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Dark Wenge Wood Creates Feeling of Warmth and Relaxation

BEAM 6.71 (22′)
DRAFT 1.96 (6′)
LENGTH 31.39 (103′)
BUILT 2009
  • France - Italy - Monaco - Croatia - Spain
  • PRICE FROM €73,000 / Per Week

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    Azimut 103S motor yacht HAPPY DAYS hits the Mediterranean yacht charter market in 2009. The classic TV show HAPPY DAYS and this brand new Mediterranean yacht charter vessel are only similar in name. This Italian import packs sports car performance into 103 feet of luxury.

    The interior of motor yacht Azimut HAPPY DAYS is S-class at its very best: modern, cool, and faintly minimalist, but underwritten everywhere with quality detailing and a high standard of finish. There is, obviously, more area and volume for the designers to play with in the 103 than on any of her predecessors; although the layout follows convention with a full-beam midships master suite, a VIP cabin in the bow, another VIP cabin, and a pair of en suite twins between them (each with an extra Pullman berth).

    The spaces breathe well on this Azimut 103, and the design’s emphasis on horizontal planes is for once matched by a commensurate amount of floor space. Space is, after all, the ultimate luxury. Headroom through most of the accommodation is 6 foot 8 inches. Light floods into all the cabins on this luxury yacht from six sets of topsides windows. In the spectacular master suite and the terrific VIP, it’s almost like being ashore.

    The decor is also familiar from earlier S boats: The wenge on the floors is also used on doors and bulkheads, providing a dark, dramatic contrast with the creams and beiges of the carpets, linings, and upholstery. And if the slinky leather bedspread in the megayacht master cabin doesn’t quite ring your bell, then the impossibly soft fur counterpart in the VIP cabin probably will.

    Details like the discreet stair lights, designed to echo the shape of those iconic square topsides windows, might only be appreciated by guests with an eye for such things. But everyone, especially Mediterranean yacht charter customers will enjoy the more overt touches like the expensive Hansa Murano taps in the master heads, which manage in equal measure to be both silly and rather marvelous.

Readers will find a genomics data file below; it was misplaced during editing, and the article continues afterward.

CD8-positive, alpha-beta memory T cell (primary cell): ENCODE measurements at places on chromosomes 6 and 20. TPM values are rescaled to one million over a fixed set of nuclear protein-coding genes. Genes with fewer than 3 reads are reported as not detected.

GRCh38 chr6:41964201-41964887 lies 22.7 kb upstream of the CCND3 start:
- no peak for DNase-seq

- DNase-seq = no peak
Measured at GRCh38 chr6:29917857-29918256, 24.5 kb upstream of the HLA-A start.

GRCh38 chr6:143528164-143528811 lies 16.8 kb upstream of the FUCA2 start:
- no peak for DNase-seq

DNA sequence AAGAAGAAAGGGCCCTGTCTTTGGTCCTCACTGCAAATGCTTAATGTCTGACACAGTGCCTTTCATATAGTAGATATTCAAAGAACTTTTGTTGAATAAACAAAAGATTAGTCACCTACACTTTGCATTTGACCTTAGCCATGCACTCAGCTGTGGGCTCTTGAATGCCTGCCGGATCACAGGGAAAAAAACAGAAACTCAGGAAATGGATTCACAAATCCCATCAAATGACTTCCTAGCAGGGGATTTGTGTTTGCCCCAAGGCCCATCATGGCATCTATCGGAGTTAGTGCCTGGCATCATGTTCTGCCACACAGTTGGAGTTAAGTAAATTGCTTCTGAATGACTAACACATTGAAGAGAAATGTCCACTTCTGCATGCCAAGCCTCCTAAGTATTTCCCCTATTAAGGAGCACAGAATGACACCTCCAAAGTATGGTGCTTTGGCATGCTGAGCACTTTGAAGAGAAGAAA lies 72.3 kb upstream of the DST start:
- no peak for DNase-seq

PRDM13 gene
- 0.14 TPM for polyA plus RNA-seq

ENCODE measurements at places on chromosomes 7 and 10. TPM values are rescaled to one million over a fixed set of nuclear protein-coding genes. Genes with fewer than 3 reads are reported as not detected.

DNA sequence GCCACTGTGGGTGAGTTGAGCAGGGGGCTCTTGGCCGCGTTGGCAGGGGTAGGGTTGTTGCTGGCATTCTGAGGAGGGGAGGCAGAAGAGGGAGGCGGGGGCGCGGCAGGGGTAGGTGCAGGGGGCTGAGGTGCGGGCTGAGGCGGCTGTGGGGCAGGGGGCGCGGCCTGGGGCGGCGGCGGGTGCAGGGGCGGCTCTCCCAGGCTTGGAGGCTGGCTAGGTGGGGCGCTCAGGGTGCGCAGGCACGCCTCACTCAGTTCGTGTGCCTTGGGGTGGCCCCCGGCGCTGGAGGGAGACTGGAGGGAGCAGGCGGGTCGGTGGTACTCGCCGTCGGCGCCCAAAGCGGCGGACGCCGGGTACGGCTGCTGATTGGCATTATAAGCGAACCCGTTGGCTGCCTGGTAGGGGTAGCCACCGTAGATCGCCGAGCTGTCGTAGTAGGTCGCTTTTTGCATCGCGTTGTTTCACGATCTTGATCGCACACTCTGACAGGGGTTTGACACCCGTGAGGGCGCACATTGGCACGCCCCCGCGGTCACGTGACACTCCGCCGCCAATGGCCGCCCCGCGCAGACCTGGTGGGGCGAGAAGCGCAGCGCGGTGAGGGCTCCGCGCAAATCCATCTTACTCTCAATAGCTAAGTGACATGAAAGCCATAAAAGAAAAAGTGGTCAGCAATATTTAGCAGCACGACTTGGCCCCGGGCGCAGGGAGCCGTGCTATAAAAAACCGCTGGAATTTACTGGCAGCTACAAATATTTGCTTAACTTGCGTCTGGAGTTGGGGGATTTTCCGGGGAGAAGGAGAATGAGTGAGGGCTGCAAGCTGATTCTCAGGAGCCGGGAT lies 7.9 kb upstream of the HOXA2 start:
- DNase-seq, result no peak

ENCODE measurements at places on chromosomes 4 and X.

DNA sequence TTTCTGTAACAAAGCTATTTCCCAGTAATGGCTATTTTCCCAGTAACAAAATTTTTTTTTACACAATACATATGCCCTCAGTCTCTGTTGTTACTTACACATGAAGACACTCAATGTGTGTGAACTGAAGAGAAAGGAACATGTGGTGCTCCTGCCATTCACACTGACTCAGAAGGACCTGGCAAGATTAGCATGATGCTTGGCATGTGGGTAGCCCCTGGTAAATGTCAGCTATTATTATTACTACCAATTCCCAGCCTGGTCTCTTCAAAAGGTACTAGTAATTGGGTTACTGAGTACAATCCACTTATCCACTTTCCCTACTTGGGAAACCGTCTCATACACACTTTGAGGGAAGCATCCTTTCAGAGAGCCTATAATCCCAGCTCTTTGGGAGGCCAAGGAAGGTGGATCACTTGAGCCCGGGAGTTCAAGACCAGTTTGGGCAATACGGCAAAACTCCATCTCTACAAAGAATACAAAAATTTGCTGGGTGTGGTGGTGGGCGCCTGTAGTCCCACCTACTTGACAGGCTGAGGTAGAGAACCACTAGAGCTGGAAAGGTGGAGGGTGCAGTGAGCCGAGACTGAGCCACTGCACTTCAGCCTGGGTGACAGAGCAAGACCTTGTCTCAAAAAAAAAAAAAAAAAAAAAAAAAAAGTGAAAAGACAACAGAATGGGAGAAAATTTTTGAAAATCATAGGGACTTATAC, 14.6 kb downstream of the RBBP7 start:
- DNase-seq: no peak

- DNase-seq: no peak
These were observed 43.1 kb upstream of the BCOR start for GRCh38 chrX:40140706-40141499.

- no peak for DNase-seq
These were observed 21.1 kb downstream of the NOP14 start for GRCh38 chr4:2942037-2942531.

Money has been spent under the skin, too. The whole accommodation structure is built on a rfubber-insulated aluminum frame to reduce sound and vibration. And behind the bulkheads’ linings and veneers are a 2.5 inch thick foam plywood sandwich.

    Although the 103S’s centerpiece, the master cabin, stands as a supremely successful design, the main deck layout, running through those giant cockpit doors from transom to helm in one uninterrupted sweep, with a massive sunroof that invites the sky into the dining room, comes a close second.

    Second only because of one conceptual shortcoming that needed a bit more thought. The 103S has two galleys: a small one hidden down aft in the crew’s quarters, and a larger, better appointed, stainless steel affair down some steps just forward of the helm.

    Interestingly, one reason why the main deck layout works so well and feels so spacious is the absence, at the request of the owner, of the standard layout’s bar on the starboard side. With a bar already installed in the cockpit, another one a few feet away hardly seems necessary.

    In addition to the spacious cockpit, there is more external seating up on the small flying bridge, with its upper helm station, sofa, and sun lounges—and another bar—while the foredeck dinette, with a built-in bimini top, is both a comfortable entertaining area at anchor and an exciting if breezy vantage point when underway.

    There is no shortage of places to sit with a gin and tonic on the 103S. In fact there is no shortage of anything — space, headroom, horsepower, luxury, or speed.